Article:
Psychiatrists are charged with the daunting task of diagnosing and treating patients with mental health disorders. In addition to state licensing and certification, psychiatrists must first complete four years of medical school and three or four years of psychiatric residency. While becoming a psychiatrist is hard work, the advantages are worth the challenge.
The most significant advantage to being a psychiatrist is working in a profession devoted to helping others. Whether a patient is suffering from mental health issues related to a traumatic experience, substance abuse, difficult circumstances, depression or hereditary disorders, psychiatrists are trained to diagnose and treat these issues through a variety of methods, including investigative communication and prescription medication. Oftentimes, the gratification obtained from helping others is rewarding enough.
Psychiatrists work in different environments including private practices, psychiatric hospitals, federal and state institutions, and mental health clinics. Psychiatrists also may be called upon by corporations or schools to help treat survivors in the aftermath of instances such as school or workplace shootings or suicide. Regardless of where they work, psychiatrists usually work in calm and private environments for the comfort of their patients.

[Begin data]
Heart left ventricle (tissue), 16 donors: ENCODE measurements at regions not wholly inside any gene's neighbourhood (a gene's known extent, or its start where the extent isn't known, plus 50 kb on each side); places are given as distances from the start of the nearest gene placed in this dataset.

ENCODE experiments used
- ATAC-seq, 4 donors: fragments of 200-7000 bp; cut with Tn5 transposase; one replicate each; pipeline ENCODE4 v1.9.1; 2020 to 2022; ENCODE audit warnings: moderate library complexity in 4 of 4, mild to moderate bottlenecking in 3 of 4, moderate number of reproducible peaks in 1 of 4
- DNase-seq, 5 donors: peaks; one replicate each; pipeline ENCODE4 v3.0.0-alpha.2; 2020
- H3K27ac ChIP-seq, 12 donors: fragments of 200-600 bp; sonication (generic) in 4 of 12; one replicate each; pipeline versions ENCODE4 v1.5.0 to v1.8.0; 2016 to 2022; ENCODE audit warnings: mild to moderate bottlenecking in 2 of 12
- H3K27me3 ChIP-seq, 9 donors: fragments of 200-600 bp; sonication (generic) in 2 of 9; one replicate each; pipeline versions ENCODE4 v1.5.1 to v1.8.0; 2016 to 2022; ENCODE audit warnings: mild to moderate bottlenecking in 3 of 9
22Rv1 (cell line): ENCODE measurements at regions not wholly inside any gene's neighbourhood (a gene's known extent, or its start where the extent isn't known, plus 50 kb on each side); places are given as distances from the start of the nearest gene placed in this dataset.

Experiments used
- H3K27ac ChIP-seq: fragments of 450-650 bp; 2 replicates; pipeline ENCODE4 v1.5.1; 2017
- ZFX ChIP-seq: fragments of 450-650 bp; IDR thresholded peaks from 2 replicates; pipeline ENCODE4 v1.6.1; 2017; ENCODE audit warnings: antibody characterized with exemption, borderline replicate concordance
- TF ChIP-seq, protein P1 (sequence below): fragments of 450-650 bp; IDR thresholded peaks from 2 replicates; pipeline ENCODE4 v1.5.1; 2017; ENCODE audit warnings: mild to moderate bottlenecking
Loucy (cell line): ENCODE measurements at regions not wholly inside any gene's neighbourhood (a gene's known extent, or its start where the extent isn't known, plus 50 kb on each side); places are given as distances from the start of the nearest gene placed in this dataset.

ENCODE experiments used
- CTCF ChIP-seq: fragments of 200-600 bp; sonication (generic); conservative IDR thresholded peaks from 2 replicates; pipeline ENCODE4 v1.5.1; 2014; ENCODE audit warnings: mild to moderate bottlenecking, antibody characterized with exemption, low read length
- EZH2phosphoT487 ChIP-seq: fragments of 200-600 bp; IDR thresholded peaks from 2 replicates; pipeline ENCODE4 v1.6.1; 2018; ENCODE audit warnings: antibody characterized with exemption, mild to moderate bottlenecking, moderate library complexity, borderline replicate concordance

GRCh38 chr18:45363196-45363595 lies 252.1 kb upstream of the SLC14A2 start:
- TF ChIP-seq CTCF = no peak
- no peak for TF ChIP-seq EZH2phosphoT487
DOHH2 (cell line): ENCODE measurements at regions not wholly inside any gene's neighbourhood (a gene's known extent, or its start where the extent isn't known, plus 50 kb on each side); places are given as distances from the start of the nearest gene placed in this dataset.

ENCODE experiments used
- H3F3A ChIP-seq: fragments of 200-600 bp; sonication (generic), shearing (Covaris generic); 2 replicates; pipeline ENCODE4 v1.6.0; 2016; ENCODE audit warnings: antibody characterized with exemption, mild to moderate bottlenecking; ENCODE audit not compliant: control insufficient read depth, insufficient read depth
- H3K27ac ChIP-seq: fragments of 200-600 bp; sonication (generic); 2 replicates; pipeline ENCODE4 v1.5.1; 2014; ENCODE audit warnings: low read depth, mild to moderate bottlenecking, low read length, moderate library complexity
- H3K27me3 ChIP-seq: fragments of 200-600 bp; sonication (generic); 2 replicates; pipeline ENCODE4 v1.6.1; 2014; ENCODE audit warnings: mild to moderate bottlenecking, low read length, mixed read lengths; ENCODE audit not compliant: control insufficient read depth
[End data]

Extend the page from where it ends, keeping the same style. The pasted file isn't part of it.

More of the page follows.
Financial security is another advantage of being a psychiatrist. According to a May 2009 report from the U.S. Bureau of Labor Statistics, the average annual salary for a psychiatrist is $163,660. This figure varies depending on the environment in which a psychiatrist is employed.
As with many medical fields, a career in psychiatry also provides some job security. A report from CNN’s Money.com recently ranked psychiatry 24th out of the 50 best jobs in America. The report factored in several job aspects including pay, quality of life and job growth. According to the study, jobs in psychiatry are projected to increase 14 percent over a 10-year period.
Psychiatry also affords many opportunities for growth, advancement and recognition within the profession. Some psychiatrists will advance to teach at universities, mentoring students who want to enter the field. Research studies, which positively impact the profession, may earn a psychiatrist industry-wide recognition.